Ironically, Ultra High Performance tires are not always capable of delivering ultra-high performance. This disappointing conclusion was made by the experts of the German testing organization TÜV SÜD, who analyzed the results of a test that they conducted together with a group of experts from the Swiss magazine Auto-Illustrierte.
Three 235/35 R19 UHP-models were tested using a Hyundai i30 Fastback N on Goodyear’s test track in Mireval, France, in 2019.
The Goodyear Eagle F1 SuperSport and Goodyear Eagle F1 Asymmetric 5 models were competing with the relatively inexpensive Goodride SA-07 manufactured by China’s ZC Rubber (complete analogue Westlake SA-07), who could not beat its rivals in any of the disciplines. For the expert group, the results of the test became yet another proof of the fact that the UHP term is nothing more than a marketing tool.
«Tires that are marketed as UHP do not necessarily deliver great performance — said Berthold Stöckl, the TÜV SÜD tire expert — The results of the test clearly show this».
The Chinese model fell significantly short in the UHP tire test when it came to wet braking at 80 km/h. These tires were only able to stop the Hyundai after 43.1 meters, while the braking distance of Goodyear Eagle F1 Asymmetric 5 was 33.5 meters, with Goodyear Eagle F1 SuperSport providing an even better result of 33.1 meters. Which basically means that when the car fitted with the SuperSport tires was already standing still, the vehicle fitted with Goodride tires was still moving at a speed of 39 km/h.
Even on dry pavement the braking performance of Goodride SA-07 wasn’t much better. It took the Chinese model 40.3 meters to come to a full stop from 100 km/h, while Asymmetric 5 stopped after 35.4 meters, and SuperSport — after 33.1 meters.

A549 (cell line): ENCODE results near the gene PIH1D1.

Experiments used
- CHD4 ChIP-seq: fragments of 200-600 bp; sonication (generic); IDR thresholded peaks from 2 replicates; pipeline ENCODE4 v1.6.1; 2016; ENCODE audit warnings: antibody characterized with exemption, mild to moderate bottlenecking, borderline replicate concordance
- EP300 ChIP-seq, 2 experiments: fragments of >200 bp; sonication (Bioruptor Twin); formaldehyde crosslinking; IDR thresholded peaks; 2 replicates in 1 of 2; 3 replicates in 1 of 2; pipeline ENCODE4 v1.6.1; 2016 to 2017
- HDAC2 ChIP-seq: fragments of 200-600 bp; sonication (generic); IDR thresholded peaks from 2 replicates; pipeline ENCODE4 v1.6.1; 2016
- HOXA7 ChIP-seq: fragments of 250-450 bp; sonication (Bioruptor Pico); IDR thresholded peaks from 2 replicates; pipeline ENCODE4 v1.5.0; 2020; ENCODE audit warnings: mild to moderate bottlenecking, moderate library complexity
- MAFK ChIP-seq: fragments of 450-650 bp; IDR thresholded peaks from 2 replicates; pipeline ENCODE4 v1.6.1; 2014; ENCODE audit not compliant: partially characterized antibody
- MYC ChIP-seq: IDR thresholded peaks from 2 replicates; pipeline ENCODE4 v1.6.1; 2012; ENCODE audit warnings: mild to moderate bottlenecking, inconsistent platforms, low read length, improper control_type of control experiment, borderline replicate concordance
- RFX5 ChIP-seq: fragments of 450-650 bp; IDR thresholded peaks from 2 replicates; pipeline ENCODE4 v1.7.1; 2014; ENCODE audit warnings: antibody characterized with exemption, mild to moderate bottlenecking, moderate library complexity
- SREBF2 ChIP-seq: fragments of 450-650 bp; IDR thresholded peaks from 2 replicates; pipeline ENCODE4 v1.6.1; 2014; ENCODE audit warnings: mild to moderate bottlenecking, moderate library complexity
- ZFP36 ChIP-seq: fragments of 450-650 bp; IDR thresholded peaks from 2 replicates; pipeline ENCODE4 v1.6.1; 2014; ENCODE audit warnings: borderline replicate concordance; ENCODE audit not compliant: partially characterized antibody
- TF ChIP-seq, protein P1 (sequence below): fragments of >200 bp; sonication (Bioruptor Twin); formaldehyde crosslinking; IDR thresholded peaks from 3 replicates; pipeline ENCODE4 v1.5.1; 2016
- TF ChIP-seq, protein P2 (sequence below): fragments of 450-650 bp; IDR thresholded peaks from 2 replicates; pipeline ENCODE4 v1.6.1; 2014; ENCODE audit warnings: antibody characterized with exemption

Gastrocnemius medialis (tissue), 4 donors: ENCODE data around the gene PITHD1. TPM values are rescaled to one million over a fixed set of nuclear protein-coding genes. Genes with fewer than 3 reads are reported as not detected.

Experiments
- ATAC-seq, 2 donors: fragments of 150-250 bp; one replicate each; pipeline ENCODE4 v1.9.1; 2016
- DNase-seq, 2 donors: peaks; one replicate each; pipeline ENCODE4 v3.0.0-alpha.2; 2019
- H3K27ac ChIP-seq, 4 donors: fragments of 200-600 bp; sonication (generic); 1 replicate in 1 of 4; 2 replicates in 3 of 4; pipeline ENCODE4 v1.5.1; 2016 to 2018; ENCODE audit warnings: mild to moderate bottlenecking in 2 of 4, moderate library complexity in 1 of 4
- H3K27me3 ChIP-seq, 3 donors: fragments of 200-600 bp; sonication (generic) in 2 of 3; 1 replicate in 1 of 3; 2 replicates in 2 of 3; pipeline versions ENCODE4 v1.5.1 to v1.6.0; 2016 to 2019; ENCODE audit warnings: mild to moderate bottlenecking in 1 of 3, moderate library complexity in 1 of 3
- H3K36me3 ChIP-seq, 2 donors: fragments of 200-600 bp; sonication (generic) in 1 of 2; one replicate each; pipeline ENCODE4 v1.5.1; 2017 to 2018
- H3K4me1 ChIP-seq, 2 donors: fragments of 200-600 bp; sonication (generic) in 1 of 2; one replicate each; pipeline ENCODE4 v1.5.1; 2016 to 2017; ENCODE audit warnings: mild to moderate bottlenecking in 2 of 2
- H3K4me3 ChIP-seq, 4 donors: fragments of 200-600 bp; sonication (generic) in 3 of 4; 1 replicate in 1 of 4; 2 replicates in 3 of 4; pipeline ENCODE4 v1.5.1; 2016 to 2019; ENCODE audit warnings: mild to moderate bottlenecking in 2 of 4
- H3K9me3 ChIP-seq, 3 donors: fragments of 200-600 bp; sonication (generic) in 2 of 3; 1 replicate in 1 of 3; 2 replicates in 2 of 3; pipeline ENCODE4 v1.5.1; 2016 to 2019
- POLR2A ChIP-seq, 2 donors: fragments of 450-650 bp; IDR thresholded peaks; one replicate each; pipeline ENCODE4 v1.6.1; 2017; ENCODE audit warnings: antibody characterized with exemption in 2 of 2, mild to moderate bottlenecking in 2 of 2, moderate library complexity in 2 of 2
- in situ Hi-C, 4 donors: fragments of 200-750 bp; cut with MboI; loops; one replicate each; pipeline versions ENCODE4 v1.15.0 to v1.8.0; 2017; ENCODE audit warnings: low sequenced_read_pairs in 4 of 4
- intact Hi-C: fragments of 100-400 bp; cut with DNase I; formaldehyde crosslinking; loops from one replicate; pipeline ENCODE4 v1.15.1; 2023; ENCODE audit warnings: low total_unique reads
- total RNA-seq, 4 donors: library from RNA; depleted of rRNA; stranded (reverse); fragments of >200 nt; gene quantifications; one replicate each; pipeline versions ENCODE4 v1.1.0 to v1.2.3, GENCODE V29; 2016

In both handling tests, Goodride SA-07 did not put out the best performance either. And, while during the dry handling test the Chinese tires were somehow able to keep up with the two Goodyear models, on a wet winding track only 1.7 kilometers long they lost more than six seconds to their rivals.
The overall disappointing impression produced by Goodride SA-07 was only slightly improved by the results of the straight hydroplaning test where this tire started floating at 75.4 km/h. But then again, when it came to the lateral hydroplaning resistance test, things got back to normal — the car that was driving on Goodride needed 1.4 seconds more than the Goodyear Eagle F1 and Asymmetric 5 to complete the 260-meter-long circular track.
Here is how Berthold Stöckl of TÜV SÜD comments on this: «If you are expecting to get a high level of safety from your new set of tires, make sure to pay attention to their wet grip label when you buy them. This label is what will help you to get your bearings, while the presence of the Ultra High Performance sign does not necessarily guarantee that the tires will justify your expectations».
We will note here that, unfortunately, the tire’s performance on dry pavement is not indicated in any way on Euro-labels.
In view of the poor performance that it demonstrated, Goodride SA-07 can hardly be considered to be a full-fledged Ultra High Performance tire. The results that this tire showed in the test raise a question — maybe, more rigorous standards must be introduced for Ultra High Performance tires in order to eliminate the possibility of such rubber being launched on the market?
We will remind you that back in 2016 the experts of the TÜV SÜD / Auto-Illustrierte tandem tested semi-slicks and came to a conclusion that such tires have no business being on public roads.
- Great sports tire
- Effective braking performance and handling response in any weather conditions
— Relatively low hydroplaning resistance
- Well-balanced performance
- This tire is the perfect choice for daily use
- Good hydroplaning resistance
- Low price
— Long braking distance and inadequate handling response in any weather conditions